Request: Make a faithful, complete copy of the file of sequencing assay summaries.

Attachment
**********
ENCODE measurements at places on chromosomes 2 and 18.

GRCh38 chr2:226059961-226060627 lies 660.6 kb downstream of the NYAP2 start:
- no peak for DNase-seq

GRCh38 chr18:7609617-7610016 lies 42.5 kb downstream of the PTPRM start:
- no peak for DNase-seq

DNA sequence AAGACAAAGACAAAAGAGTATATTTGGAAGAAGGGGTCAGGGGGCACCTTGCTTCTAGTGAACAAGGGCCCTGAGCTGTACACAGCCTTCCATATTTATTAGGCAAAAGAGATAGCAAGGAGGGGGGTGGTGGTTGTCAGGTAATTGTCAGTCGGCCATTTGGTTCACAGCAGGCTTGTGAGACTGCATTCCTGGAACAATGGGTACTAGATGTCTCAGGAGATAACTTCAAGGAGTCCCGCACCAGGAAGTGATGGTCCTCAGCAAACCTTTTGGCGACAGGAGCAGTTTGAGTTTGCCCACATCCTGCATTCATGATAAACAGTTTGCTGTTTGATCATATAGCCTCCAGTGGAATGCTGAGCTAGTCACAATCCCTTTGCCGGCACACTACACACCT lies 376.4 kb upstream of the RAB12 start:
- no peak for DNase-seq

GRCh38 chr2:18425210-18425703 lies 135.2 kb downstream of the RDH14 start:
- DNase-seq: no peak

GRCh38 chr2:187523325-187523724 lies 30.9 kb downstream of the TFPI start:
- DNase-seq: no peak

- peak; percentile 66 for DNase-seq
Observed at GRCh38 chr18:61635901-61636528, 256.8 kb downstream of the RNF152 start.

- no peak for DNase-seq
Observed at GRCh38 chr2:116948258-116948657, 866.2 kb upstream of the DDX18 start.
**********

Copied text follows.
ENCODE measurements at places on chromosomes 2 and 18.

GRCh38 chr2:226059961-226060627 lies 660.6 kb downstream of the NYAP2 start:
- no peak for DNase-seq

GRCh38 chr18:7609617-7610016 lies 42.5 kb downstream of the PTPRM start:
- no peak for DNase-seq

DNA sequence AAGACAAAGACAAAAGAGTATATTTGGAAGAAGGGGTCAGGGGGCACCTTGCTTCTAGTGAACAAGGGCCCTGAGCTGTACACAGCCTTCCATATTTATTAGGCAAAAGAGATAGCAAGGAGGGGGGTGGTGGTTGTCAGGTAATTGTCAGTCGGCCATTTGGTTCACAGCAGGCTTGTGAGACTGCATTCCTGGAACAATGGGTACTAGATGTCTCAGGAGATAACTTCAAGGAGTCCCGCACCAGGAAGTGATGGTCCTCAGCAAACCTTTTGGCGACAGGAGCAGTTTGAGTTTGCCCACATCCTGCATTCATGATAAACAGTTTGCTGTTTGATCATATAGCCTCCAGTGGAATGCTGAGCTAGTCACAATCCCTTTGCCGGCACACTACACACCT lies 376.4 kb upstream of the RAB12 start:
- no peak for DNase-seq

GRCh38 chr2:18425210-18425703 lies 135.2 kb downstream of the RDH14 start:
- DNase-seq: no peak

GRCh38 chr2:187523325-187523724 lies 30.9 kb downstream of the TFPI start:
- DNase-seq: no peak

- peak; percentile 66 for DNase-seq
Observed at GRCh38 chr18:61635901-61636528, 256.8 kb downstream of the RNF152 start.

- no peak for DNase-seq
Observed at GRCh38 chr2:116948258-116948657, 866.2 kb upstream of the DDX18 start.